5. Cheke RA, Avissey HS, Sowah SA, Walsh JF, Garms R, 1992. The vectorial efficiency of Simulium yahense populations in south-eastern Ghana. Trop Med Parasitol 43 : 62–64.
  6. Cheke RA, Denke AM, 1988. Anthropophily, zoophily and roles in onchocerciasis transmission of the Djodji form of Simulium sanctipauli and S. squamosum in a forest zone of Togo. Trop Med Parasitol 39 : 123–127.
  7. Meredith SEO, Lando G, Gbakima AA, Zimmerman PA, Unnasch TR, 1991. Onchocerca volvulus: application of the polymerase chain reaction to identification and strain differentiation of the parasite. Exp Parasitol 73 : 335–344.
  8. Zimmerman PA, Dadzie KY, DeSole G, Remme J, Alley ES, Unnasch TR, 1992. Onchocerca volvulus DNA probe classification correlates with epidemiological patterns of blindness. J Infect Dis 165: 964–968.
  9. Zimmerman PA, Toè L, Unnasch TR, 1993. Design of onchocerca DNA probes based upon analysis of a repeated sequence family. Mol Biochem Parasitol 58 : 259–269.
  10. Katholi CR, Toé L, Merriweather A, Unnasch TR, 1995. Determining the prevalence of Onchocerca volvulus infection in vector populations by PCR screening of pools of black flies. J Infect Dis 172: 1414–1417.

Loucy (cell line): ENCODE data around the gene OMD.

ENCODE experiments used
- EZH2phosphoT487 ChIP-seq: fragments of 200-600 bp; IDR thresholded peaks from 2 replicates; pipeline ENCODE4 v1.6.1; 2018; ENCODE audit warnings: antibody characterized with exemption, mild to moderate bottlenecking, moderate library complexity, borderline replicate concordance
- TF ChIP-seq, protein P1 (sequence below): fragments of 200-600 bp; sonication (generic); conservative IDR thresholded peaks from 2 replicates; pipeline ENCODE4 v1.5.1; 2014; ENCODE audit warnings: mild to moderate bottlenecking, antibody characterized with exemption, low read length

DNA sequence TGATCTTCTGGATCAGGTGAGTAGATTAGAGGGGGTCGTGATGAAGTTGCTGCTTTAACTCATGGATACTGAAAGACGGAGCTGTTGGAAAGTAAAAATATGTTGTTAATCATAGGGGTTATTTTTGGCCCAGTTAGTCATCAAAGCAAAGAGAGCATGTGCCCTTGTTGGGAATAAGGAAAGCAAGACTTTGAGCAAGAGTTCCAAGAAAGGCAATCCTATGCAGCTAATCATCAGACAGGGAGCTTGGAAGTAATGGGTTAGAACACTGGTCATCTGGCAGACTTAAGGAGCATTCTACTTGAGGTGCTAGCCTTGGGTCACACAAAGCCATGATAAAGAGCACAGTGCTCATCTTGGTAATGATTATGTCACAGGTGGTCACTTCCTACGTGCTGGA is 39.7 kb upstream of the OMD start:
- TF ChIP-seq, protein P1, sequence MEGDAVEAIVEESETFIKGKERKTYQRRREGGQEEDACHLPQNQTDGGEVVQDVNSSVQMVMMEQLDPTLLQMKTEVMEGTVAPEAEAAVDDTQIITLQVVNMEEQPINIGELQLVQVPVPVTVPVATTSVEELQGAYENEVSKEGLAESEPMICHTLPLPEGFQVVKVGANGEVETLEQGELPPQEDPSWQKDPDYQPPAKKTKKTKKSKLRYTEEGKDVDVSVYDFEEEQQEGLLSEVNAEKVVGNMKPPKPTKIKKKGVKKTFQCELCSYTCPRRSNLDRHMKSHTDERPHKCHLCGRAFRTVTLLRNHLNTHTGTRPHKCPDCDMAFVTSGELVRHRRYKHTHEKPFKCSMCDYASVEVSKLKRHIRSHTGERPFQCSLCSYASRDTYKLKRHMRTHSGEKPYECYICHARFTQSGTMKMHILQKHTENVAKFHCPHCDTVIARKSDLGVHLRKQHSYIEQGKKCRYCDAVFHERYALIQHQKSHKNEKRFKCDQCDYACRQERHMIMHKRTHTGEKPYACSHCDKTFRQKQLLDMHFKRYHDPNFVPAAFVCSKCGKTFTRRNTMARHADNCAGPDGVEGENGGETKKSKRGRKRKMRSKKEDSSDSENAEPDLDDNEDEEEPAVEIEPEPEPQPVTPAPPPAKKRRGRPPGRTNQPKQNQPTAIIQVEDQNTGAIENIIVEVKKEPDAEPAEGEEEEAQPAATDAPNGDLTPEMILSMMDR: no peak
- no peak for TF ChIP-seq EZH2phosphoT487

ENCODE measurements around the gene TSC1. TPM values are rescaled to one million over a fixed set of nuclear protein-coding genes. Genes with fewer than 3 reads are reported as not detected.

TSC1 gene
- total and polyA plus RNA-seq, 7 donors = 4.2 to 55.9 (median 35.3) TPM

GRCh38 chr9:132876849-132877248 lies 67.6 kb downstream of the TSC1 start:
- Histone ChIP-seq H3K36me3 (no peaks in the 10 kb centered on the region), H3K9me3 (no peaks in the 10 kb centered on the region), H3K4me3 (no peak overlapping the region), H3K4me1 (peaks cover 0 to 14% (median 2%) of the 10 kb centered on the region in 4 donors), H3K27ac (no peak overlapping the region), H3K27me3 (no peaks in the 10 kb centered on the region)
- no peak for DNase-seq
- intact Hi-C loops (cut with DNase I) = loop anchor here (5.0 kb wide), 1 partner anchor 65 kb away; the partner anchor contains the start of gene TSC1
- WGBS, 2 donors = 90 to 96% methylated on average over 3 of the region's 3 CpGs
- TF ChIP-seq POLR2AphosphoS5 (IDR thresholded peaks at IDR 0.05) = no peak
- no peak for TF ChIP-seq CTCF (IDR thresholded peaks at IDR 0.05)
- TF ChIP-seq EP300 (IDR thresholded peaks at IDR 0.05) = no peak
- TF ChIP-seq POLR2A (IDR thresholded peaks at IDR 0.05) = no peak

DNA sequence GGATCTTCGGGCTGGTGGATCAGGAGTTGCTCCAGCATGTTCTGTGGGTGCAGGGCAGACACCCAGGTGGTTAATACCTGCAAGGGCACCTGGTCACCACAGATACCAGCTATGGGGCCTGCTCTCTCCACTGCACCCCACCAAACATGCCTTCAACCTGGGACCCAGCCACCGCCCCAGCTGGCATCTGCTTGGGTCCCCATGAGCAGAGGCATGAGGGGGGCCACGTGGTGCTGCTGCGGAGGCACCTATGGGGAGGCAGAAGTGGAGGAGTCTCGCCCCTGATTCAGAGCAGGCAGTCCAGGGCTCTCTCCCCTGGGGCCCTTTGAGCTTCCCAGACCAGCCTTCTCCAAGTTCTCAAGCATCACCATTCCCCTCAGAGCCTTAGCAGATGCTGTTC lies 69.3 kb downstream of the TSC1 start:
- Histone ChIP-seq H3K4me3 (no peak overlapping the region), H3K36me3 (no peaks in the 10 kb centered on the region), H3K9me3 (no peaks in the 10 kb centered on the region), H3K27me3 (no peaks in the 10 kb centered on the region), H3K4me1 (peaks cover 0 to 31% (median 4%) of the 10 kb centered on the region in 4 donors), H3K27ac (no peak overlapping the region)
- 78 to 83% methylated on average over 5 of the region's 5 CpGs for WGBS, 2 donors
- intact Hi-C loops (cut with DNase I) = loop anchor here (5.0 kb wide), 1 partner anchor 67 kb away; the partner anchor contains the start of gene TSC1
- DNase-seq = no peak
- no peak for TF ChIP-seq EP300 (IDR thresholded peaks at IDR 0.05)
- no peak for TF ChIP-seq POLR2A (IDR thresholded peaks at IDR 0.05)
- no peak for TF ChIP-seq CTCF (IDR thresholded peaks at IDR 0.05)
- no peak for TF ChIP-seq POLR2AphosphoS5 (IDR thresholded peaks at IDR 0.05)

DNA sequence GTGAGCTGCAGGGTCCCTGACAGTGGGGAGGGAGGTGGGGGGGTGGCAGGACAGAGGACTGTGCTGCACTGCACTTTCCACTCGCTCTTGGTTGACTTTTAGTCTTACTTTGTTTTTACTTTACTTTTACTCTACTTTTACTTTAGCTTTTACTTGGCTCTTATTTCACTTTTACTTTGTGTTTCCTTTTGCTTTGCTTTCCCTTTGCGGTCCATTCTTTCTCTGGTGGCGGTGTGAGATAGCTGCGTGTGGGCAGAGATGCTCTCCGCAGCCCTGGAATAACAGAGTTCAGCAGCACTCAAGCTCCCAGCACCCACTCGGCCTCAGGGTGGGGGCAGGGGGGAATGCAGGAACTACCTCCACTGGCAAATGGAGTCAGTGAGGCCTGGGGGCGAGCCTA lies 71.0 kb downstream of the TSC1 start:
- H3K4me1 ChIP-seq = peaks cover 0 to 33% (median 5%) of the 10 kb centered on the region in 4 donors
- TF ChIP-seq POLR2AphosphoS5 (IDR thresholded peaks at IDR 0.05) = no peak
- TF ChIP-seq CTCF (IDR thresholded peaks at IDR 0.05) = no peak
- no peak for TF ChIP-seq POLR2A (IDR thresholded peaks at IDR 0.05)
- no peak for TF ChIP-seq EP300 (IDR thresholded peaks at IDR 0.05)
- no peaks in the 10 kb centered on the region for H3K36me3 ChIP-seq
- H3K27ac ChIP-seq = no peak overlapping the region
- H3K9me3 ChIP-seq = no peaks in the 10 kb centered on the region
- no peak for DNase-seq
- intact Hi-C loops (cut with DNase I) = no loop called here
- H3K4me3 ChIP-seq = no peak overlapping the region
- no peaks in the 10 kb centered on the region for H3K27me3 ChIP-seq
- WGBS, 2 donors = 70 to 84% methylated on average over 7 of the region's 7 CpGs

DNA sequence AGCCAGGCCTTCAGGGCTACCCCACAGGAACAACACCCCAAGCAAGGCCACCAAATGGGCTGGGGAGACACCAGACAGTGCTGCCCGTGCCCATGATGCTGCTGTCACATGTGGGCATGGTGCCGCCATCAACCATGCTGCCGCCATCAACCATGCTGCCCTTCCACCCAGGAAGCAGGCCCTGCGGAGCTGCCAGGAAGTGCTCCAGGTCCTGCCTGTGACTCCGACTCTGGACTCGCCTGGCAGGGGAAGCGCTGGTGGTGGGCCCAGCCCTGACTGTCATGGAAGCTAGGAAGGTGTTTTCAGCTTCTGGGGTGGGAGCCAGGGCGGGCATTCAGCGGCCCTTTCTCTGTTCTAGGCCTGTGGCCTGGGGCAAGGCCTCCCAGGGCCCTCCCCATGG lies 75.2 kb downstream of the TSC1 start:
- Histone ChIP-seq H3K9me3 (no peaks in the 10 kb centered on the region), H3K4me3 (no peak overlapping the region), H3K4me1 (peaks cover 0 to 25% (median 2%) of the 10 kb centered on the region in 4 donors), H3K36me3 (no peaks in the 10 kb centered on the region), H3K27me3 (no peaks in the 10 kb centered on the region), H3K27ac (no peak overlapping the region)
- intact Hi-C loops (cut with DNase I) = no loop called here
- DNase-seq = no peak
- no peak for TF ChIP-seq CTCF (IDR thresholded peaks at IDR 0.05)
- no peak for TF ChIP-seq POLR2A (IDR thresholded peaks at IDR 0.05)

11. Yamèogo L, Toè L, Hougard J-M, Boatin BA, Unnasch TR, 1999. Pool Screen PCR for estimating the prevalence of Onchocerca volvulus infection in Simulium damnosum sensu lato: results of a field trial in an area subject to successful vector control. Am J Trop Med Hyg 60 : 124–128.
  12. Rodríguez-Pérez MA, Danis-Lozano R, Rodríguez MH, Unnasch TR, Bradley JE, 1999. Detection of Onchocerca volvulus infection in Simulium ochraceum sensu lato: comparison of a PCR assay and fly dissection in a Mexican hypoendemic community. Parasitology 119 : 613–619.